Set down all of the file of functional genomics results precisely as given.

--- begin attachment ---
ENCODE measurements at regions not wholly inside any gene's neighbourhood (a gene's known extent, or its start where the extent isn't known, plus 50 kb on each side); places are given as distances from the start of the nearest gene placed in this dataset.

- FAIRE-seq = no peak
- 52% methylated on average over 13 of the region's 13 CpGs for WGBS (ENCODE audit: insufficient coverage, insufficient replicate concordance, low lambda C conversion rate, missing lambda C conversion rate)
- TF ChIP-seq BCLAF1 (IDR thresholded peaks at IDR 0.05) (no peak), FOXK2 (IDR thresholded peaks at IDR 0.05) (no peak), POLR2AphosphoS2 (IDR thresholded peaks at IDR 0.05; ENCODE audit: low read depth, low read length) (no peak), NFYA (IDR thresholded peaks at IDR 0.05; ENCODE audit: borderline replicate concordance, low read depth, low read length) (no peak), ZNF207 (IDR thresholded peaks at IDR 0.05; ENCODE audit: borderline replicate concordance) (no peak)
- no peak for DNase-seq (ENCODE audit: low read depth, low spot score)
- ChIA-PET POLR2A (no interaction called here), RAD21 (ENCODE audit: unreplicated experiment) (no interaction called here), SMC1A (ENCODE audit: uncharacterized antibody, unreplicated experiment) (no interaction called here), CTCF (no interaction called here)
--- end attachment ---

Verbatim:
ENCODE measurements at regions not wholly inside any gene's neighbourhood (a gene's known extent, or its start where the extent isn't known, plus 50 kb on each side); places are given as distances from the start of the nearest gene placed in this dataset.

- FAIRE-seq = no peak
- 52% methylated on average over 13 of the region's 13 CpGs for WGBS (ENCODE audit: insufficient coverage, insufficient replicate concordance, low lambda C conversion rate, missing lambda C conversion rate)
- TF ChIP-seq BCLAF1 (IDR thresholded peaks at IDR 0.05) (no peak), FOXK2 (IDR thresholded peaks at IDR 0.05) (no peak), POLR2AphosphoS2 (IDR thresholded peaks at IDR 0.05; ENCODE audit: low read depth, low read length) (no peak), NFYA (IDR thresholded peaks at IDR 0.05; ENCODE audit: borderline replicate concordance, low read depth, low read length) (no peak), ZNF207 (IDR thresholded peaks at IDR 0.05; ENCODE audit: borderline replicate concordance) (no peak)
- no peak for DNase-seq (ENCODE audit: low read depth, low spot score)
- ChIA-PET POLR2A (no interaction called here), RAD21 (ENCODE audit: unreplicated experiment) (no interaction called here), SMC1A (ENCODE audit: uncharacterized antibody, unreplicated experiment) (no interaction called here), CTCF (no interaction called here)